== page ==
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Meanwhile, Zacher’s personal and coaching life were coming undone. By late summer 1976, he was living temporarily with Knoll, while going through a divorce and fighting to regain his professional footing.

On a cloudy Sunday morning, Sept. 6, 1976, Knoll took his wife and daughter to church as usual.

When they came home, the assistant coach opened the garage door. He found Zacher dead inside, his car still running.

Caliman was on a Navy ship in the Mediterranean Sea when he found out. He has thought often about his old coach since then, but hasn’t spoken to anyone about Zacher in more than three decades. He blames his old hometown of Nowata for his coach’s suicide.

Some like Caliman believe that Nowata, which has fallen on hard times, could have had something more, could have been something more, if only the town kept Zacher around. Others say that while it’s true that Zacher wasn’t the same after he left Oklahoma, the town was better off for what happened, for how Zacher pushed for racial change so hard and so fast.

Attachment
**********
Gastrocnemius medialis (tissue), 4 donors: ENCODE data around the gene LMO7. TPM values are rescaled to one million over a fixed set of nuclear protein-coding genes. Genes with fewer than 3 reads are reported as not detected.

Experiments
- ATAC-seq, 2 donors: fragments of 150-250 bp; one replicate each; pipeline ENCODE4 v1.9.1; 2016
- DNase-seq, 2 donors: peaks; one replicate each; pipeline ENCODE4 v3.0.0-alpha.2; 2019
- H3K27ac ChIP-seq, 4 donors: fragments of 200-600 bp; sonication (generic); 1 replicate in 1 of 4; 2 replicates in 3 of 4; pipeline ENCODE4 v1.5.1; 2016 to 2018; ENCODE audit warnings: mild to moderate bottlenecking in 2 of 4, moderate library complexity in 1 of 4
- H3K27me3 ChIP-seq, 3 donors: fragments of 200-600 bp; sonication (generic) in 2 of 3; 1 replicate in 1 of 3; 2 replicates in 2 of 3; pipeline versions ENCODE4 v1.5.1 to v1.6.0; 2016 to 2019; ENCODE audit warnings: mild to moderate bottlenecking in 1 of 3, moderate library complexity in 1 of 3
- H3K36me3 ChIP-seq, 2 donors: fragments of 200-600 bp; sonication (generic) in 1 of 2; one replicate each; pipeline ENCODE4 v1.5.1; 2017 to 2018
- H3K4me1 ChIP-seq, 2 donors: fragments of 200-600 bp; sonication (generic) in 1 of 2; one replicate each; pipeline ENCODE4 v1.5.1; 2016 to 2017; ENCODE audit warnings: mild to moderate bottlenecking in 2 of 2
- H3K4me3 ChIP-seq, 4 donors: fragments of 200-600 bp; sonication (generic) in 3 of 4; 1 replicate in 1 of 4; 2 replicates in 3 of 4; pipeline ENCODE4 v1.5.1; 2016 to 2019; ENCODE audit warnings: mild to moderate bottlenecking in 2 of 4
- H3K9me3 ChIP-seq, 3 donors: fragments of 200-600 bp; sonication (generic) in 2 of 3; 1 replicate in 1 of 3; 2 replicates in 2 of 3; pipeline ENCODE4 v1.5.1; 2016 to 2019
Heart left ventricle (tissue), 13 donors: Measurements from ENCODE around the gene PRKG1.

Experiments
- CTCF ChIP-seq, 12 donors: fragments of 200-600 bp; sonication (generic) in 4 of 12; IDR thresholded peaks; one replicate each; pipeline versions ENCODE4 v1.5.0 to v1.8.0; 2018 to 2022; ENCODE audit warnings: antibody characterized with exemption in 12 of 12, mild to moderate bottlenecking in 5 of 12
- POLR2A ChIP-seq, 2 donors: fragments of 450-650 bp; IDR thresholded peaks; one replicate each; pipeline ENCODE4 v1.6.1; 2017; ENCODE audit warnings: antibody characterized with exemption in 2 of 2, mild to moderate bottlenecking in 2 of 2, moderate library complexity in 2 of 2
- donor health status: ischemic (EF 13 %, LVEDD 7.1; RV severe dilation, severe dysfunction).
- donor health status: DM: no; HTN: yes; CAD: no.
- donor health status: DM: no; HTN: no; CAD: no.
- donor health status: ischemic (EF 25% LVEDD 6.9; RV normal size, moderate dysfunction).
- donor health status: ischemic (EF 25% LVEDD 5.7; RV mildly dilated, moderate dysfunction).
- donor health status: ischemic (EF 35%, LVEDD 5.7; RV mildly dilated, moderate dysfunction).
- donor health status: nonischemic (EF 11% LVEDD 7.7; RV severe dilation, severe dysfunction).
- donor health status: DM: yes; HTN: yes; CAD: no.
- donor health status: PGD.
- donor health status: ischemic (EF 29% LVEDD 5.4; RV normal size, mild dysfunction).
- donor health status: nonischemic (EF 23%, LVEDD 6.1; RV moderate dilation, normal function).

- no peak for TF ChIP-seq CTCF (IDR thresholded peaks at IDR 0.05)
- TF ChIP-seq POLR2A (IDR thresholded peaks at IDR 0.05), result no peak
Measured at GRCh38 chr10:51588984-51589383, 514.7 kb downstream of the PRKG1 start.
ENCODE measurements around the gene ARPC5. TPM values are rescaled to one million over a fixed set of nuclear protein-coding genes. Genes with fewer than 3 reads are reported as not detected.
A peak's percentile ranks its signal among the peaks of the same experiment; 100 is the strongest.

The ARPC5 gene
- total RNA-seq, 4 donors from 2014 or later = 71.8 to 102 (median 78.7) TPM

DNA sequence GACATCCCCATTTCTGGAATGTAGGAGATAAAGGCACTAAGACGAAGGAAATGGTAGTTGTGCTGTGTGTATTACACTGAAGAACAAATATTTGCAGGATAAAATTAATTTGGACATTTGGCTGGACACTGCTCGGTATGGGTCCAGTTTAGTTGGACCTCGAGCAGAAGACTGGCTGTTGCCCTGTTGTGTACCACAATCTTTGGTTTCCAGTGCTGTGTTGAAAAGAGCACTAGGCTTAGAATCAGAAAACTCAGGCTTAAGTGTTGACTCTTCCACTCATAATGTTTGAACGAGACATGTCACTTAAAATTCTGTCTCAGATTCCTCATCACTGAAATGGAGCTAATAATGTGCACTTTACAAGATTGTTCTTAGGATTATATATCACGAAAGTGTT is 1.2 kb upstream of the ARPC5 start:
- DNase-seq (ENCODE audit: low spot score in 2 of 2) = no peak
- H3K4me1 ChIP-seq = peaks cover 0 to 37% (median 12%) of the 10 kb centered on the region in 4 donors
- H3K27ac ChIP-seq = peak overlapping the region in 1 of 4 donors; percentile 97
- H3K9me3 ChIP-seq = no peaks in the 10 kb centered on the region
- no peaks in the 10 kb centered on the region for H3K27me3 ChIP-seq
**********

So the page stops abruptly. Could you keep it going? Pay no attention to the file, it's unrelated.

“I know for a fact he did the right thing sticking up for the captain,” Sprague said. “It really unfortunately split the town, but I think the town was better off for it.”

Then there are the quietly conflicted who say that it’s all history, that Zacher was a brilliant coach and a troubled man, that Moore and the school board members weren’t racists but good men, that it was just a different time.

“He was a part of some of my favorite memories and some of my worst memories,” said Reid. “But I loved him as a basketball coach.”

A member of Nowata’s school board now, Reid said there hadn’t been any tension between the whites and blacks in Nowata before Zacher arrived.

“There were never any bad feelings,” he said.

Still, things were not all right before Zacher.

“The reason there was no racial tension is that the black community had stayed in its place,” Caliman said, “and then Ken Zacher opened the door for us.”

Soon after he was fired, with family obligations and no job, Zacher flew from Tulsa to Detroit alone and checked into a motel room for the 63rd annual national NAACP gathering. The theme of the convention was a fitting one for Zacher — “Confrontation Now” — though his name appears nowhere in the souvenir programs that sold for a dollar apiece.

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